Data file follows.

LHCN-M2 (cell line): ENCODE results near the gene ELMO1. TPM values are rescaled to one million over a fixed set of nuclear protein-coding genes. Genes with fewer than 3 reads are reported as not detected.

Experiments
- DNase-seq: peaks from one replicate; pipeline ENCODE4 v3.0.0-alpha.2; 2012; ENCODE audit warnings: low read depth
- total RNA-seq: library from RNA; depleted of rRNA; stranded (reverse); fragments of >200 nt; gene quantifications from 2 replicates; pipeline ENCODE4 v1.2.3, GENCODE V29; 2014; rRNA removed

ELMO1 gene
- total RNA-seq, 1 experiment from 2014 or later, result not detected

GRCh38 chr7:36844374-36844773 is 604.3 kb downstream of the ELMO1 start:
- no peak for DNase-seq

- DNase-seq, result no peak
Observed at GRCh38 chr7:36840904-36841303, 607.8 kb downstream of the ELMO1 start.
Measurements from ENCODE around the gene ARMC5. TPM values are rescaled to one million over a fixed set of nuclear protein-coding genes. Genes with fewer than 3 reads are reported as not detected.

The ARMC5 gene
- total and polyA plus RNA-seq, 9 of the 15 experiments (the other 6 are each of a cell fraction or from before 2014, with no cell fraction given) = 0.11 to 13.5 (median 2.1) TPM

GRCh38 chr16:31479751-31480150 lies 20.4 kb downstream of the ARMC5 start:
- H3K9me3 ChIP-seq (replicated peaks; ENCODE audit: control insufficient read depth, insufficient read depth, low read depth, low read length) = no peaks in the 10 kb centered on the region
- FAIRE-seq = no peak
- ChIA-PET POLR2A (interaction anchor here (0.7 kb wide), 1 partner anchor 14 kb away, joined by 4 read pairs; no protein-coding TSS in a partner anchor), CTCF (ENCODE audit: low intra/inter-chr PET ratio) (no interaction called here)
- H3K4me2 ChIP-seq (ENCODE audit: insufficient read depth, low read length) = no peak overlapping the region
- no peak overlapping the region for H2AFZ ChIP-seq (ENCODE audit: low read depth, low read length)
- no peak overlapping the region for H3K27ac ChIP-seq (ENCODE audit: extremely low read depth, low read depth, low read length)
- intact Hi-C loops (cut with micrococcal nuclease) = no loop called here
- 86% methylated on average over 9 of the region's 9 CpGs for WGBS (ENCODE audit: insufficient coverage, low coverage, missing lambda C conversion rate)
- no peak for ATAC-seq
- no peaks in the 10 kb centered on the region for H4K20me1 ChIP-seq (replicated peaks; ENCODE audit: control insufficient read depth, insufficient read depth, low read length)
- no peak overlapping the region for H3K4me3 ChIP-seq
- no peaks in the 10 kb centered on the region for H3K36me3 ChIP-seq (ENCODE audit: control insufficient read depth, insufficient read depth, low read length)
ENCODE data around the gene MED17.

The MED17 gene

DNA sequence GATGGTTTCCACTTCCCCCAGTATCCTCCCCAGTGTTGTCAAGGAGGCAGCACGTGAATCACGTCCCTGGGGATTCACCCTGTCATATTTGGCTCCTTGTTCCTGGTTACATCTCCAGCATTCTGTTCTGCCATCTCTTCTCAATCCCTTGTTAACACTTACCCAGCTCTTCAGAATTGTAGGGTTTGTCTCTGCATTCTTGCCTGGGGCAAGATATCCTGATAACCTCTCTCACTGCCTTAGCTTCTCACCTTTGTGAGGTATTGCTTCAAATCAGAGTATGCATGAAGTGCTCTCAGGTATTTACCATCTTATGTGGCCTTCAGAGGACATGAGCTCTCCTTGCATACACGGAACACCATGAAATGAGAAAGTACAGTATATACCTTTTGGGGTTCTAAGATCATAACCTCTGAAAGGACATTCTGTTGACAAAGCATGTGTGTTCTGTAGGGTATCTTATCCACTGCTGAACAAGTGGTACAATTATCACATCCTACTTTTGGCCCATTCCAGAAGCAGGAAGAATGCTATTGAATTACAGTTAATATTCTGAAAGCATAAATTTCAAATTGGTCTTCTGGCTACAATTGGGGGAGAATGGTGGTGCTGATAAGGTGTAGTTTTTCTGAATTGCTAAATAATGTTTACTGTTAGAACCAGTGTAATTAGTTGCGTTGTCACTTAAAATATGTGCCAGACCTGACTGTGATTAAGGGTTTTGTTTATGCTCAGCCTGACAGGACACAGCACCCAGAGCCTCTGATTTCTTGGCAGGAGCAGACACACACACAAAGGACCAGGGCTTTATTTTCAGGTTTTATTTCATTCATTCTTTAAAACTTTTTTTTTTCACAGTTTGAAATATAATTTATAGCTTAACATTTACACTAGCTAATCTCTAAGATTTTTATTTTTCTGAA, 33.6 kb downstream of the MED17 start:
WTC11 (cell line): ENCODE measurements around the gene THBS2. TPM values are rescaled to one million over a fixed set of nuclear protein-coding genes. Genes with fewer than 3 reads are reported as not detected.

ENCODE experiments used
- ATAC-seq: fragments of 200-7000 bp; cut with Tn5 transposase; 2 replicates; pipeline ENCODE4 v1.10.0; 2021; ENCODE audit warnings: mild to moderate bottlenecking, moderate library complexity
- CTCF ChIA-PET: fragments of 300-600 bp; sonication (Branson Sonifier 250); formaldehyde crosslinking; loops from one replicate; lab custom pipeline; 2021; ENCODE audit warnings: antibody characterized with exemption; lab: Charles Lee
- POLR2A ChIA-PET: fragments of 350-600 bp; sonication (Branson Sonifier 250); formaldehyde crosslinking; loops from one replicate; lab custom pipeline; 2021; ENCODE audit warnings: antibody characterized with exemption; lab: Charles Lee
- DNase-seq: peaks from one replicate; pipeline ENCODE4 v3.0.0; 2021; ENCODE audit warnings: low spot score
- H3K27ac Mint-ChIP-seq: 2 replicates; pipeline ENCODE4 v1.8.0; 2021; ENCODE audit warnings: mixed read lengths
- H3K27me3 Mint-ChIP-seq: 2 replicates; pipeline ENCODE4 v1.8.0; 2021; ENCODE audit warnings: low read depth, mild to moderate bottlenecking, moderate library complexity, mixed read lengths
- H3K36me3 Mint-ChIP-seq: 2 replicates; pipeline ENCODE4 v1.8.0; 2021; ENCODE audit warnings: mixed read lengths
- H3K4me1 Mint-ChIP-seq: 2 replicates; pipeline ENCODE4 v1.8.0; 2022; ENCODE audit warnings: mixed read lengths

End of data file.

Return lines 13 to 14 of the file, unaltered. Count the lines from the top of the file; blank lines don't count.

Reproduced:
- total and polyA plus RNA-seq, 9 of the 15 experiments (the other 6 are each of a cell fraction or from before 2014, with no cell fraction given) = 0.11 to 13.5 (median 2.1) TPM

GRCh38 chr16:31479751-31480150 lies 20.4 kb downstream of the ARMC5 start: